“Back to school! Back to school, to prove to Dad that I’m not a fool! I got my lunch packed up, my boots tied tight, I hope I don’t get in a fight!…”
If you love the movie Billy Madison as much as me, then you’re singing the rest of the song in your head right now. Despite how much fun Billy had redoing K-12, I bet he would have rather redone college (well…if he’d gone to college).
College, my friends is where it is at, especially for retailers looking to capitalize on the second largest consumer-shopping event behind holiday. While back-to-school is a $55 billion opportunity, back-to-college spending actually accounts for a larger piece of the pie.
In fact, back-to-college consumer spending is actually twice as high as back-to-school, making it a key component to your overall strategy. Here are a couple quick tips on how to augment your back-to-school campaigns to make sure you’re addressing the Co-Eds.
Speak Their Language
Consumer electronics are a hot category for both the back-to-school and the back-to-college crowds.
Try implementing a simple A/B ad copy test to identify whether the back-to-school or back-to-college message performs best for your campaigns.
Remember to pay close attention to metrics outside of conversion, especially AOV when determining a winner.
Home furnishings and furniture are another big focus for the dormitory bound. If you’re a retailer able to meet this demand, make sure to update your keyword lists with new seasonal type keywords such as “x long sheets”, “futons” and even perhaps “ready to assemble” to align your offering with the consumer intent.
Footwear and apparel will be a big focus for both groups; with the emphasis on back-to-school but college students need clothes and shoes too.
You have an opportunity to get hyper targeted with clothing based on regions and seasons. With such a high concentration of schools in the Northeast, perhaps you can get a jump on selling your winter apparel and boots while in the Southeast and Southwest try to sell the remaining summer clearance items.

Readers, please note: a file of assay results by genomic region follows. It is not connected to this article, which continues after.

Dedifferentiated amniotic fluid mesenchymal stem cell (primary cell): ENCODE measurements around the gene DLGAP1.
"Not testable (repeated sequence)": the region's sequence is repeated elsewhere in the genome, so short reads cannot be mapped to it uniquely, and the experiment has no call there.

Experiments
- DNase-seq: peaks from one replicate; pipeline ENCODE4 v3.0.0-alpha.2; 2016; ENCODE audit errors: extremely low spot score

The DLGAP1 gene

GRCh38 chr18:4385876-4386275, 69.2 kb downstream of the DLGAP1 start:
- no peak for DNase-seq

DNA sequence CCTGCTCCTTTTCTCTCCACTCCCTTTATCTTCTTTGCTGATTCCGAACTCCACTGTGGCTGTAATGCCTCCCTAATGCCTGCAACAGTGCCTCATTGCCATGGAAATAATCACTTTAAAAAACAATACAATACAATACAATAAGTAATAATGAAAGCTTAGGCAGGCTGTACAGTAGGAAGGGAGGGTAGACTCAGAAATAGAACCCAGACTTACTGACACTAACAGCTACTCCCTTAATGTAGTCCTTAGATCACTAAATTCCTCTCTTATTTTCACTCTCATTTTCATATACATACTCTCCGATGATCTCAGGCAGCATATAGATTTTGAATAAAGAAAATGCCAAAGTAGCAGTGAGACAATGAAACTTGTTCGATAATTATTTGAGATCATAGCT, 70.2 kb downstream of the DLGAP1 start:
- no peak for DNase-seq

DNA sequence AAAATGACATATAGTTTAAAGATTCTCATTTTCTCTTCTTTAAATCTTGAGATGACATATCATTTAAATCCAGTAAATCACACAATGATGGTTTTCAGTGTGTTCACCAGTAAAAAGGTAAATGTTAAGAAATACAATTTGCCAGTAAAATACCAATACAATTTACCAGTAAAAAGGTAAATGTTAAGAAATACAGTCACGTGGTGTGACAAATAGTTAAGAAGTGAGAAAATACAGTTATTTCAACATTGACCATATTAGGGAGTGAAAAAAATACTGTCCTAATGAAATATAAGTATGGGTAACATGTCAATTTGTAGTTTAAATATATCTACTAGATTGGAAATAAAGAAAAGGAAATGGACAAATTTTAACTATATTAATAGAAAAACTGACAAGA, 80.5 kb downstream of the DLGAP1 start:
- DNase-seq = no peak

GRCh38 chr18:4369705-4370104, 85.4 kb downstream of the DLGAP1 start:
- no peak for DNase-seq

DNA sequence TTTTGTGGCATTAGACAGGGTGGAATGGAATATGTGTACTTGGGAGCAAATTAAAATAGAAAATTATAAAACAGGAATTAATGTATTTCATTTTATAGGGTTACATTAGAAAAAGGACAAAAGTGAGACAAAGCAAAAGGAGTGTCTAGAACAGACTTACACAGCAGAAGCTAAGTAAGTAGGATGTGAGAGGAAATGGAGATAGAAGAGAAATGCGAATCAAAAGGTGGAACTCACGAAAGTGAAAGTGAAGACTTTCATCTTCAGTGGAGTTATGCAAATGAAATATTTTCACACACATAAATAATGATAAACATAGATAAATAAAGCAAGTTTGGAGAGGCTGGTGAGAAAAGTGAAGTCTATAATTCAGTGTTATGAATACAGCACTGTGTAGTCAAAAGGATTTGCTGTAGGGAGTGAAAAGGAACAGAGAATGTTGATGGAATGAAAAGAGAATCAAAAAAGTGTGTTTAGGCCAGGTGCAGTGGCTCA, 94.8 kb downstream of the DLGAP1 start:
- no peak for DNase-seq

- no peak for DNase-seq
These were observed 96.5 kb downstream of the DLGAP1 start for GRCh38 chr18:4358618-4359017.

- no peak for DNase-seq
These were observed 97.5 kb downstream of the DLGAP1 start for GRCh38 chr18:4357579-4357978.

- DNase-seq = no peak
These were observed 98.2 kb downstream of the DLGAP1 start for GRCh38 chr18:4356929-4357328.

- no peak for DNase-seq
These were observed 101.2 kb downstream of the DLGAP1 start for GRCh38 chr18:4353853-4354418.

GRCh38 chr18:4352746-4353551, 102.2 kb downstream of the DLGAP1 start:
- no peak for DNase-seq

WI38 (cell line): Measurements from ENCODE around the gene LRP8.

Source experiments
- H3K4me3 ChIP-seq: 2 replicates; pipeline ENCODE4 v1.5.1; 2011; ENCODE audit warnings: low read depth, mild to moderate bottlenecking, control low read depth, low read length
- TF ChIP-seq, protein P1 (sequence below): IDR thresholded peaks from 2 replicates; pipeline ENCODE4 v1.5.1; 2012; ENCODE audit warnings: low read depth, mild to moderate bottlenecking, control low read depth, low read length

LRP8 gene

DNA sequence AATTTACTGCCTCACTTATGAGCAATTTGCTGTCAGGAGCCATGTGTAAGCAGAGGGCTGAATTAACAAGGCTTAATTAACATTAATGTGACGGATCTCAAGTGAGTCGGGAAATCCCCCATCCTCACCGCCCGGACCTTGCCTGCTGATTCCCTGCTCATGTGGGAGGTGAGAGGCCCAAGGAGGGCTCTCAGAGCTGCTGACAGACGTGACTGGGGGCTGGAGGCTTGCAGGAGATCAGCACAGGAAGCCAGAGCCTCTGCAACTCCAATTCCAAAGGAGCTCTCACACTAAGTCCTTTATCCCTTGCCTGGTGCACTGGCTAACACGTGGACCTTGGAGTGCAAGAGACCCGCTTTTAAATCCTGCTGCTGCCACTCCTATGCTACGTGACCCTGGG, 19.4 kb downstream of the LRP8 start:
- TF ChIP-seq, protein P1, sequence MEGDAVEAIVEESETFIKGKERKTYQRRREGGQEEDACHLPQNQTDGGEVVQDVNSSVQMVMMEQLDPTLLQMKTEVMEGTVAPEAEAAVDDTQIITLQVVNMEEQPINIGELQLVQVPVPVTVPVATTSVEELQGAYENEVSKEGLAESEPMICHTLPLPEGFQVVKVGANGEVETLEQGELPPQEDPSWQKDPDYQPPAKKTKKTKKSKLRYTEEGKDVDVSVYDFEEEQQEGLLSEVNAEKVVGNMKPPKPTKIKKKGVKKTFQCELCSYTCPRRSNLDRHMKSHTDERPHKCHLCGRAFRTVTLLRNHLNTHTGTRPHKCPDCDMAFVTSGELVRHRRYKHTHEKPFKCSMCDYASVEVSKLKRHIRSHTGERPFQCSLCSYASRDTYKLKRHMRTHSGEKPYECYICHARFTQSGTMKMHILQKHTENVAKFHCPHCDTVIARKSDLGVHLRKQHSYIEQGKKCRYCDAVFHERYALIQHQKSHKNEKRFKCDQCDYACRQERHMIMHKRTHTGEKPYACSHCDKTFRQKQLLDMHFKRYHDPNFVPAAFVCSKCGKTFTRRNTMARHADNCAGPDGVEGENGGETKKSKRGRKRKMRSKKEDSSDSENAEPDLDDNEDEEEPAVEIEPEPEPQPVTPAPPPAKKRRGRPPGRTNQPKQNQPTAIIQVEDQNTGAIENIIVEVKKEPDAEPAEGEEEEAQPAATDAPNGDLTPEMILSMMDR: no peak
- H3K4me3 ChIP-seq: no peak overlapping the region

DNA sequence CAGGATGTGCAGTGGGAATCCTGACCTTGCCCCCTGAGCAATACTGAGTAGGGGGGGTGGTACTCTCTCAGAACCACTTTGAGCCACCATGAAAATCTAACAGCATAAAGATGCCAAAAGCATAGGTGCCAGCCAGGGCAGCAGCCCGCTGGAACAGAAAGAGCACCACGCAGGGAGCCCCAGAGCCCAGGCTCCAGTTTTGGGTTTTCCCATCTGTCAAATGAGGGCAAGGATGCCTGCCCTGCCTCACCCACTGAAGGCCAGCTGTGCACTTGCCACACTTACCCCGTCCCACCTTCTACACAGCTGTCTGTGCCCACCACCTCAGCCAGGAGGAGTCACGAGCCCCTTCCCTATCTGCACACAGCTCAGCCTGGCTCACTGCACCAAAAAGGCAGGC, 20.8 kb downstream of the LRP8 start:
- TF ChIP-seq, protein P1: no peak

Diversify Your Devices
According to Nielsen, college age individuals (ages 18-24) watch more online videos than any other age group, making this channel a great opportunity to get in front of this audience.
Have you made sure to opt your campaigns into YouTube? How about trying promoted videos or even a video content platform like Visible Measures or Specific Media.
Back to school is also a great time to explore doing more with mobile, especially given the growth and popularity of smart phones among the collegiate crowd and the explosion of tablet devices in recent months.
Communicate Your UVP Clearly
While the back-to-school kids are primarily using their parents as their purchasing vehicles, the back to college crowd is likely going to be a bit more independent and thus looking for the best value, not just the best price.
Try using a variety of offers to showcase value, including:
- Tax-free weekend: Who doesn’t like saving ten percent? Many states offer this savings opportunity in the first weeks of August, with the discount available online as well as in stores. Check out this chart for more information on participating states.
- Comparison shopping is bigger than ever, especially with the ability to check in store via a mobile device. If your brand offers a price match guarantee, now is a good time to include that in ad copy and on landing pages for both regular and mobile sites.
- Reward and loyalty programs are also a good differentiator and can also help you build a lifetime customer going forward. Make sure your calling out this UVP in ad copy and explaining the program clearly on landing pages.
Back-to-school is a great opportunity for retailers to get in front of a diverse audience with a large combined spending power. It’s important to remember that back-to-school isn’t just for the kids and that the back-to-college actually yields a larger portion of that buying power.
Make sure to include this crucial target in your overall strategy to capture the full potential of this large shopping season.
Opinions expressed in the article are those of the guest author and not necessarily Search Engine Land.